Overweight black Americans are two to three times more likely than heavy white Americans to say they are of average weight – even after being diagnosed as overweight or obese by their doctors, according to a new study led by Dana-Farber Cancer Institute researchers.
Weight misperception was most common among black men and women, and also was found among Hispanic men (but not women), compared to their white counterparts. The findings, which appear in the current online issue of the International Journal of Behavioral Nutrition and Physical Activity, are significant because excess body weight is a known risk factor for diabetes, heart disease, many forms of cancer, and premature death.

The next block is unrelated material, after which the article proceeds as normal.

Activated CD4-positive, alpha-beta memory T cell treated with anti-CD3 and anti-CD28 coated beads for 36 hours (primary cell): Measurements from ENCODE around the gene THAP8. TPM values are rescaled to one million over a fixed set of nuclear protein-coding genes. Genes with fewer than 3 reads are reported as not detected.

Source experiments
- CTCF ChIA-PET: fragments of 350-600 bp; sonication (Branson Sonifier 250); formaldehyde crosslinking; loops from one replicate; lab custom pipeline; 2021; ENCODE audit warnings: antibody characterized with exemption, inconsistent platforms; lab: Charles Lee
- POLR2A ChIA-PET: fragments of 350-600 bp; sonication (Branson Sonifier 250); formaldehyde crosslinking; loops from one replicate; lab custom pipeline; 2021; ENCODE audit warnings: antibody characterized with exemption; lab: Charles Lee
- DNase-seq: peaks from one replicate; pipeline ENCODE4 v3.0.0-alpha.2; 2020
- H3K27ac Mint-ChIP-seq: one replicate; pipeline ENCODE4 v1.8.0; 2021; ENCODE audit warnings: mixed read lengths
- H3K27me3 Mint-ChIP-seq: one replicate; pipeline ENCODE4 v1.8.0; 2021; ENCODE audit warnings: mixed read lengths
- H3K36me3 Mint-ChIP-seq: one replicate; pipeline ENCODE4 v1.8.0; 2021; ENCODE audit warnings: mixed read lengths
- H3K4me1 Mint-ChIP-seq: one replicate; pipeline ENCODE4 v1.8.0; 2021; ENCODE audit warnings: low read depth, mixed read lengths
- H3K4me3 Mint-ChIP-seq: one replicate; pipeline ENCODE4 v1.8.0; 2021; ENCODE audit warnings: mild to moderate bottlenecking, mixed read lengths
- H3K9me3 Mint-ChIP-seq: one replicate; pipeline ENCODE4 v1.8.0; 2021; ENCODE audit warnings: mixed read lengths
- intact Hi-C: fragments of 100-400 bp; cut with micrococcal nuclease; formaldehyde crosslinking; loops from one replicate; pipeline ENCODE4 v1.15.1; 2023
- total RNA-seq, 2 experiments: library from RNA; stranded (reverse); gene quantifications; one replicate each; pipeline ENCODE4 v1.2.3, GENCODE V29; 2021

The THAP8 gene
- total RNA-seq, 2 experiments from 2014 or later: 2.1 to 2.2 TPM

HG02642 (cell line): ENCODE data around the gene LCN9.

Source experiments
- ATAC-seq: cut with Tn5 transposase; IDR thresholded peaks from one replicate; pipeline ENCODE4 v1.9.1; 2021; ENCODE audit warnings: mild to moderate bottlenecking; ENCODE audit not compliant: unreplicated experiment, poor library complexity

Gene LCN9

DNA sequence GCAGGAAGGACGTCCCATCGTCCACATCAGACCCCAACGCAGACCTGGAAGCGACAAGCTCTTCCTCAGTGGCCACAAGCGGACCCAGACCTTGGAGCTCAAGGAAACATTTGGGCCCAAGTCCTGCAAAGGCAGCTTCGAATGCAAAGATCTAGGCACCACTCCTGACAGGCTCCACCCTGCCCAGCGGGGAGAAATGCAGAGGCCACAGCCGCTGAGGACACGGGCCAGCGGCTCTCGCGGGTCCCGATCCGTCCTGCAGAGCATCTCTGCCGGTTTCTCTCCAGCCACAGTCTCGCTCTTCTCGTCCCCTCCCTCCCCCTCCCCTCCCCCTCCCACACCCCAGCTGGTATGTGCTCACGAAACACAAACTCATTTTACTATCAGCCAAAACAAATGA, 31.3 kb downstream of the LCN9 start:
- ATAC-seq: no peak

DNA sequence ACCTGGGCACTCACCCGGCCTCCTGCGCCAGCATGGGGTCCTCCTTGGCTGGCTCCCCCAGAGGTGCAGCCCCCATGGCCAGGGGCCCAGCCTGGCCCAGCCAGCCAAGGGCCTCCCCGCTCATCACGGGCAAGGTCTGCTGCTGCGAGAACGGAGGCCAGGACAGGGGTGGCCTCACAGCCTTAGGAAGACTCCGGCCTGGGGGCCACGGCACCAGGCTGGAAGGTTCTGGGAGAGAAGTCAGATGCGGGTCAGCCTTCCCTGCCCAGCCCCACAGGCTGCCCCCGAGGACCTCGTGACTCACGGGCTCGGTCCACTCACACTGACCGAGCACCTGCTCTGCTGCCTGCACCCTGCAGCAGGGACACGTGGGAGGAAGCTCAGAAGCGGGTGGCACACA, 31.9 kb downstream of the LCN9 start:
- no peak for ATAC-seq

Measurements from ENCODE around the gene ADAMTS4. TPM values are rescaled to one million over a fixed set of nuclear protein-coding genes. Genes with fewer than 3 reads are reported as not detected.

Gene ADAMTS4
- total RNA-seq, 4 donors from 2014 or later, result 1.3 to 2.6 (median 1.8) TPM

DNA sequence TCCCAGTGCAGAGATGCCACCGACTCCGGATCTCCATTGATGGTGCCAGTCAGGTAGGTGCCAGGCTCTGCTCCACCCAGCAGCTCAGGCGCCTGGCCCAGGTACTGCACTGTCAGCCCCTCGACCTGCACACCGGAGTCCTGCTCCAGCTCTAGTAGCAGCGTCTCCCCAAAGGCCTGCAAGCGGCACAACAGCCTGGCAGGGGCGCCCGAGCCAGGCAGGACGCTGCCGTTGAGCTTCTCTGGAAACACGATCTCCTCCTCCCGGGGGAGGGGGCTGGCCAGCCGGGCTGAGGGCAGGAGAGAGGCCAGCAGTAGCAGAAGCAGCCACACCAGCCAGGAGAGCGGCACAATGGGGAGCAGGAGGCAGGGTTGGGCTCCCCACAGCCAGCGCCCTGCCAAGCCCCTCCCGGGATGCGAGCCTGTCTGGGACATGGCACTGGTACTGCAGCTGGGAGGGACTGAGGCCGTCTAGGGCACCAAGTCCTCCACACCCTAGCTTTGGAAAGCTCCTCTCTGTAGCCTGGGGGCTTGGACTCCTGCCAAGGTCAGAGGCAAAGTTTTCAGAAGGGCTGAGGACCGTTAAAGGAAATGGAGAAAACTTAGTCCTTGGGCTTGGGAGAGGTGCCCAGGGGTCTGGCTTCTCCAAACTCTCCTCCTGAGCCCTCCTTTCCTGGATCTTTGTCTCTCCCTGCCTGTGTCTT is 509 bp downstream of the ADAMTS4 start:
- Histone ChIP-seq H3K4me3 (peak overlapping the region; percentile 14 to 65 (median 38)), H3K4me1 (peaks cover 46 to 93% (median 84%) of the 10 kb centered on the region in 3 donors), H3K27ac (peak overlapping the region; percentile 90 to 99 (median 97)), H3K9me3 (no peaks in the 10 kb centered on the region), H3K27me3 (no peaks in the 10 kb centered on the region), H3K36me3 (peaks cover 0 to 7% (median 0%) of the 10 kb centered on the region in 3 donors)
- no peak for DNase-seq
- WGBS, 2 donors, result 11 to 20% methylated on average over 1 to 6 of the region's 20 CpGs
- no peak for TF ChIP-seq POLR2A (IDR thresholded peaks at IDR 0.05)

Growing concern over the national obesity epidemic in recent years apparently has not significantly increased overweight blacks’ recognition of their excess pounds, said lead author Gary G. Bennett of Dana-Farber’s Center for Community-Based Research and of the Harvard School of Public Health in Boston.
The report by Bennett and Kathleen Y. Wolin of Northwestern University is based on an analysis of data collected in the National Health and Nutritional Examination Survey (NHANES), a government-sponsored research study begun in the 1960s. It includes both interviews and physical examinations carried out by mobile units across the country.